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backhoe

[bak-hoh] /ˈbækˌhoʊ/
noun
1.
a hydraulic excavating machine consisting of a tractor having an attached hinged boom, with a bucket with movable jaws on the end of the boom.
Also, back-hoe, back hoe.
Origin
1940-1945
1940-45; back1 + hoe
Dictionary.com Unabridged
Based on the Random House Dictionary, © Random House, Inc. 2014.
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Examples from the web for backhoe
  • They landed in an marsh and there was no way they would let a backhoe in to move them.
  • As a backhoe breached the dam, the water from the reservoir started to flow.
  • In addition to automotive parts, his sculptures include old horseshoes and the metal teeth from backhoe equipment.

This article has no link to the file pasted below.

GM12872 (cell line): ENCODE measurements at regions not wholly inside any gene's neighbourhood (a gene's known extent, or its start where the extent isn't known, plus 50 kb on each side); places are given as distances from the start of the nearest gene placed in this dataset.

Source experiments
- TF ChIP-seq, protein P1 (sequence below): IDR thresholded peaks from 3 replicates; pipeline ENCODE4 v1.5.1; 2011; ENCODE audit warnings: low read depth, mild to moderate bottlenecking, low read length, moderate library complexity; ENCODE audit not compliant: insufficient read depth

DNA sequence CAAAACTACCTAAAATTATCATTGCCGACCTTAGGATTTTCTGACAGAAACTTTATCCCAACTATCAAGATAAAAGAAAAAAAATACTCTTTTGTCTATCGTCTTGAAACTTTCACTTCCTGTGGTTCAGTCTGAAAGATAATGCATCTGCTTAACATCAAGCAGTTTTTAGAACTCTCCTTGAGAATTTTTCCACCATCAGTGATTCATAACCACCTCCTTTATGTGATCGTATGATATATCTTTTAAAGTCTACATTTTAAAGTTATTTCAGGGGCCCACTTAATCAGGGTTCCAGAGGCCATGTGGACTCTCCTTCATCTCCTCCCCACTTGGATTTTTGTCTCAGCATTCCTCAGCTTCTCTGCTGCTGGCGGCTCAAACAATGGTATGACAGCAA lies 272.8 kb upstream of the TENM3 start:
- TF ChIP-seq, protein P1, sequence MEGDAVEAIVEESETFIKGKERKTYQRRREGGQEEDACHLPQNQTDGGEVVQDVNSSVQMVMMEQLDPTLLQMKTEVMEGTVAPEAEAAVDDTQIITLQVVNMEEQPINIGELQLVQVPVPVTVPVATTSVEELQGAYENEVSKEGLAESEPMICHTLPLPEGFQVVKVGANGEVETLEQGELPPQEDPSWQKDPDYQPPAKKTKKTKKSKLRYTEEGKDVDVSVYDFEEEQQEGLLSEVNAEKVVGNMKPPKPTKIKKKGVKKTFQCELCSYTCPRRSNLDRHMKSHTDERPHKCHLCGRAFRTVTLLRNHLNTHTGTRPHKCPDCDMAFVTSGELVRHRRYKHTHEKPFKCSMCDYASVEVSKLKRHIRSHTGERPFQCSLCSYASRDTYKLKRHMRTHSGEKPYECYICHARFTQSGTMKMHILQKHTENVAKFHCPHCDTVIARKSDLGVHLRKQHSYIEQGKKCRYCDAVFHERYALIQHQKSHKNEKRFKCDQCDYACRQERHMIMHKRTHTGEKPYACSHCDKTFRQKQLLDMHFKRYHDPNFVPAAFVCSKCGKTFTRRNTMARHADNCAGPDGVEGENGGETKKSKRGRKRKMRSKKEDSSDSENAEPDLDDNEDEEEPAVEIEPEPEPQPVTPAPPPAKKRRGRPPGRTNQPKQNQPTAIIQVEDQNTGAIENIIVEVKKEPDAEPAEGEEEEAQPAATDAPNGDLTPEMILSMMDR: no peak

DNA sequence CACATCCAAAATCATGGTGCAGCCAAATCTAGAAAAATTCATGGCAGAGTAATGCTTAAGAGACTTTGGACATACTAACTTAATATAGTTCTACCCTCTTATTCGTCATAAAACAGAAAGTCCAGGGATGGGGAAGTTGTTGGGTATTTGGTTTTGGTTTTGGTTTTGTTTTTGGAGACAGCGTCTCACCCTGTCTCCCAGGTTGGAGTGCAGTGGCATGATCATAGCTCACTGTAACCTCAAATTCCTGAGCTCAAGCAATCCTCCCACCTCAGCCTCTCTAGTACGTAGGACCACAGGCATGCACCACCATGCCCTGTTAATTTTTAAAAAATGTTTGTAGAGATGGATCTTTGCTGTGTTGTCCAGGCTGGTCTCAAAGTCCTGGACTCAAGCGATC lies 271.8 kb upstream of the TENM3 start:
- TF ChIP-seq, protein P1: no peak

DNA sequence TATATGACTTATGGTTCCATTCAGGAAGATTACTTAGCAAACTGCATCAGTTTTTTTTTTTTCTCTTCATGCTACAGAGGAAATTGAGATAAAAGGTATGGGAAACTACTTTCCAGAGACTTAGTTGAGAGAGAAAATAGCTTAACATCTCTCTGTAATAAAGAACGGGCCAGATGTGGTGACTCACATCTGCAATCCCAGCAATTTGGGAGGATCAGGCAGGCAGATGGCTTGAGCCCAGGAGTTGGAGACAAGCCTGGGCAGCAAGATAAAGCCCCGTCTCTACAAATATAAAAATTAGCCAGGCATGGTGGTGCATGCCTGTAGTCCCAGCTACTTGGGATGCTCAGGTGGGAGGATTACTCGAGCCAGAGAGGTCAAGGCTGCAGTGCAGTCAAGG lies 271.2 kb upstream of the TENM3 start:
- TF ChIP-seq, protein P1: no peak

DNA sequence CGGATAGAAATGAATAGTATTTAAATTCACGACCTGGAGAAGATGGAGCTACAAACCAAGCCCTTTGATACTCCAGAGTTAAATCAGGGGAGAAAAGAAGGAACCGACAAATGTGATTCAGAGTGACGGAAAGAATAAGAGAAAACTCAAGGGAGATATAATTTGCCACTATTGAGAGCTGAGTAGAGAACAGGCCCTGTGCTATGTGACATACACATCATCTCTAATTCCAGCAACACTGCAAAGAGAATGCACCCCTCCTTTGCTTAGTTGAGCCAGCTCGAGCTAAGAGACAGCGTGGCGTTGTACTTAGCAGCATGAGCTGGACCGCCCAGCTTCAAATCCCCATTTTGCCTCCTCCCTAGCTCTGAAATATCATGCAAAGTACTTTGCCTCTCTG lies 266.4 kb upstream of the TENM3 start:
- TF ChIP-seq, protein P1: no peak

• Get out the shovel, the backhoe, or whatever tool is necessary and clear some space in your house or apartment.
  • They were following a semi-truck pulling a flatbed trailer loaded with a backhoe.
  • Two employees were attempting to adjust the brakes on a backhoe.
  • For example, a bank gives a contractor a loan to buy a backhoe.
  • The backhoe's rotating superstructure was not guarded or barricaded.
  • The compliance officer observed a portable fire extinguisher located behind the driver's seat in the cab of a backhoe.
  • It is also necessary for the applicant to choose a backhoe operator for the excavation.
Word Origin and History for backhoe
n.

by 1928, from back (n. or adj.) + hoe (n.).

Online Etymology Dictionary, © 2010 Douglas Harper
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